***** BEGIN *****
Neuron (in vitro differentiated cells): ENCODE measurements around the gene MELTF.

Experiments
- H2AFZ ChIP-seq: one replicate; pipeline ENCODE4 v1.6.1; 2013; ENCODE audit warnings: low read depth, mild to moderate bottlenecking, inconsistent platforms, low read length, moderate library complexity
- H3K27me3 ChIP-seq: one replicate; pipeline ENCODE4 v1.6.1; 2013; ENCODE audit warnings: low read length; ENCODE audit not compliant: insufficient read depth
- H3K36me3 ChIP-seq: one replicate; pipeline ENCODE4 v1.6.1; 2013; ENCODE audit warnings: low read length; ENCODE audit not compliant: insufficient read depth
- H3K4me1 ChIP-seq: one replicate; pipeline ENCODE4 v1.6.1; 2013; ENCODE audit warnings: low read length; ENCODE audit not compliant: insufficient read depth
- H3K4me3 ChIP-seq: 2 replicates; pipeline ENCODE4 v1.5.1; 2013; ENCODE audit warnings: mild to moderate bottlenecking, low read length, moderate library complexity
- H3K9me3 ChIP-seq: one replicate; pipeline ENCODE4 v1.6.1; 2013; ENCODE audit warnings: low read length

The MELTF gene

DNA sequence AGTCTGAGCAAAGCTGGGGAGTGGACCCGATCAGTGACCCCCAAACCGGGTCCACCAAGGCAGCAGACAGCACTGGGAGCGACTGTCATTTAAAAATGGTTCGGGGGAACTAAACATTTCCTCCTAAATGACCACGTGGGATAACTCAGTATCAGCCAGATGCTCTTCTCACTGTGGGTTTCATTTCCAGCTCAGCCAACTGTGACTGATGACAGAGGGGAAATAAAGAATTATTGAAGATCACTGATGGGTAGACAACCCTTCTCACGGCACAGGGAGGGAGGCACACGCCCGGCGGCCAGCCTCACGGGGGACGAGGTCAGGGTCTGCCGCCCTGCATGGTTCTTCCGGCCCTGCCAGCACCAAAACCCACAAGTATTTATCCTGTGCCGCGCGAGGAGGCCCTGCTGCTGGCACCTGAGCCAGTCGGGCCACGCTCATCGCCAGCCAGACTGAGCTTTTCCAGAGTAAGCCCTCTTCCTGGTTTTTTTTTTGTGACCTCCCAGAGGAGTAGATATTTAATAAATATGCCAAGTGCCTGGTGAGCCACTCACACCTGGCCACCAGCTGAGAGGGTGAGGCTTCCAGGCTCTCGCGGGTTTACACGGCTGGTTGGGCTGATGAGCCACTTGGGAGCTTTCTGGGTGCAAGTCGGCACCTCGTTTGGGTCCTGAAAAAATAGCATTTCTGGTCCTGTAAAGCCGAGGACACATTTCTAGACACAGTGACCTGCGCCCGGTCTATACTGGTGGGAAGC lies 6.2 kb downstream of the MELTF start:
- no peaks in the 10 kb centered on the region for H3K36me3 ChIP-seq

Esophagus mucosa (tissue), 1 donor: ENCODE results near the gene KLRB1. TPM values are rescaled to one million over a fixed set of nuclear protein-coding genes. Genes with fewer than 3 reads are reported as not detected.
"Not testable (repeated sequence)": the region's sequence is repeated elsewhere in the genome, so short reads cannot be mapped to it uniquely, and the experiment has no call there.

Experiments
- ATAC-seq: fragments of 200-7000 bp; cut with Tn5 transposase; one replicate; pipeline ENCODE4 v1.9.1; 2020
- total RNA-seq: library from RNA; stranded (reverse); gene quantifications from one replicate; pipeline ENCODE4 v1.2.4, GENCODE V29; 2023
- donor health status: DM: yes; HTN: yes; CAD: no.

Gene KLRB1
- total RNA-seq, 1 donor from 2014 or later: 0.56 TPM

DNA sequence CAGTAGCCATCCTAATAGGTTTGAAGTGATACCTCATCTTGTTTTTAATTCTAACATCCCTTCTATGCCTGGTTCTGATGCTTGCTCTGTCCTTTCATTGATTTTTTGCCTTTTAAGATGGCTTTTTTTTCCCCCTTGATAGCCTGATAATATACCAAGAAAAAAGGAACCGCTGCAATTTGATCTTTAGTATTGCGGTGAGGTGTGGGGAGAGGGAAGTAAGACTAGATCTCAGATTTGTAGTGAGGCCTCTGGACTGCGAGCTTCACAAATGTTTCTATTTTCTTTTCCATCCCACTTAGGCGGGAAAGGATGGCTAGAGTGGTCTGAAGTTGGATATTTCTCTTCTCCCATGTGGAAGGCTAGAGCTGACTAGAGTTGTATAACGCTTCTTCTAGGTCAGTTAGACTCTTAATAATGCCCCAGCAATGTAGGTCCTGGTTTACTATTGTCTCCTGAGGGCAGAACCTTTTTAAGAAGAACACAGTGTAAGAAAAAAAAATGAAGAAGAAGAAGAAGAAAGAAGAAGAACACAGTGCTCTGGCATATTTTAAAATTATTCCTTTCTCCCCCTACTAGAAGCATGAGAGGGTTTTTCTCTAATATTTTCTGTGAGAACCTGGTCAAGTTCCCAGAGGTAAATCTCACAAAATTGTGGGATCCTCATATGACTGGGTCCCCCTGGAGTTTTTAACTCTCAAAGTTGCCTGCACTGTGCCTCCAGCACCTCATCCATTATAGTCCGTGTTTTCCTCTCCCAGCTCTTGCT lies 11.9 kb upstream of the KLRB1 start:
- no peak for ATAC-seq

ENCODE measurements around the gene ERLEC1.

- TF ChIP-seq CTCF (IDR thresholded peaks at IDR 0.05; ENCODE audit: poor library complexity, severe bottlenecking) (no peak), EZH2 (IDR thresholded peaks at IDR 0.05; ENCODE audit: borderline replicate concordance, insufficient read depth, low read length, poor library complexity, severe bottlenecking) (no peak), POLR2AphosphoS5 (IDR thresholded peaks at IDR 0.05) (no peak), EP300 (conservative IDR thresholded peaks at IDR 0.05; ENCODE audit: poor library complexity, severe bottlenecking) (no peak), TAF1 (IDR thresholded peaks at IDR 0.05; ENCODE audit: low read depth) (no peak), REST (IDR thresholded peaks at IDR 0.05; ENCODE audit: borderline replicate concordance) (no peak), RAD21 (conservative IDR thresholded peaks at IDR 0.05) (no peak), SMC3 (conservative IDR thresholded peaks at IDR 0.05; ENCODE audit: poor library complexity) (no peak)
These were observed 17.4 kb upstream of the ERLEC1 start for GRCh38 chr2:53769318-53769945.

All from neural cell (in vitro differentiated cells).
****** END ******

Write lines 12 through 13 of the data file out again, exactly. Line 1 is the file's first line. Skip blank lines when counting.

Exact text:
Esophagus mucosa (tissue), 1 donor: ENCODE results near the gene KLRB1. TPM values are rescaled to one million over a fixed set of nuclear protein-coding genes. Genes with fewer than 3 reads are reported as not detected.
"Not testable (repeated sequence)": the region's sequence is repeated elsewhere in the genome, so short reads cannot be mapped to it uniquely, and the experiment has no call there.